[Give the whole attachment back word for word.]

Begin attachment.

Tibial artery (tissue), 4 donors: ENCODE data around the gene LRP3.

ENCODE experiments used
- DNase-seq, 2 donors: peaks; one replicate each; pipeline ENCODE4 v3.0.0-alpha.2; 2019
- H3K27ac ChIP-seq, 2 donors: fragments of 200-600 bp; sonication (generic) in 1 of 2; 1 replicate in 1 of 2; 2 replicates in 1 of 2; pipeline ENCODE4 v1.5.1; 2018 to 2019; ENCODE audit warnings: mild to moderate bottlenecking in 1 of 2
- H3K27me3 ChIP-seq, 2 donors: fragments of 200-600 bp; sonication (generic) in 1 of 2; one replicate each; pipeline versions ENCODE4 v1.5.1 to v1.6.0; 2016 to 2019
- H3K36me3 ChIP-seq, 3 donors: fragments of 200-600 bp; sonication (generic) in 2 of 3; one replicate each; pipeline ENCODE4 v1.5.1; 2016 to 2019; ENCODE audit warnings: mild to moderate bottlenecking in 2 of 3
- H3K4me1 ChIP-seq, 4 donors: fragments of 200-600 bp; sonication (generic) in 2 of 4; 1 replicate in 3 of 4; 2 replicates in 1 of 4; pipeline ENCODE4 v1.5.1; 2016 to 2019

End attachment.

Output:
Tibial artery (tissue), 4 donors: ENCODE data around the gene LRP3.

ENCODE experiments used
- DNase-seq, 2 donors: peaks; one replicate each; pipeline ENCODE4 v3.0.0-alpha.2; 2019
- H3K27ac ChIP-seq, 2 donors: fragments of 200-600 bp; sonication (generic) in 1 of 2; 1 replicate in 1 of 2; 2 replicates in 1 of 2; pipeline ENCODE4 v1.5.1; 2018 to 2019; ENCODE audit warnings: mild to moderate bottlenecking in 1 of 2
- H3K27me3 ChIP-seq, 2 donors: fragments of 200-600 bp; sonication (generic) in 1 of 2; one replicate each; pipeline versions ENCODE4 v1.5.1 to v1.6.0; 2016 to 2019
- H3K36me3 ChIP-seq, 3 donors: fragments of 200-600 bp; sonication (generic) in 2 of 3; one replicate each; pipeline ENCODE4 v1.5.1; 2016 to 2019; ENCODE audit warnings: mild to moderate bottlenecking in 2 of 3
- H3K4me1 ChIP-seq, 4 donors: fragments of 200-600 bp; sonication (generic) in 2 of 4; 1 replicate in 3 of 4; 2 replicates in 1 of 4; pipeline ENCODE4 v1.5.1; 2016 to 2019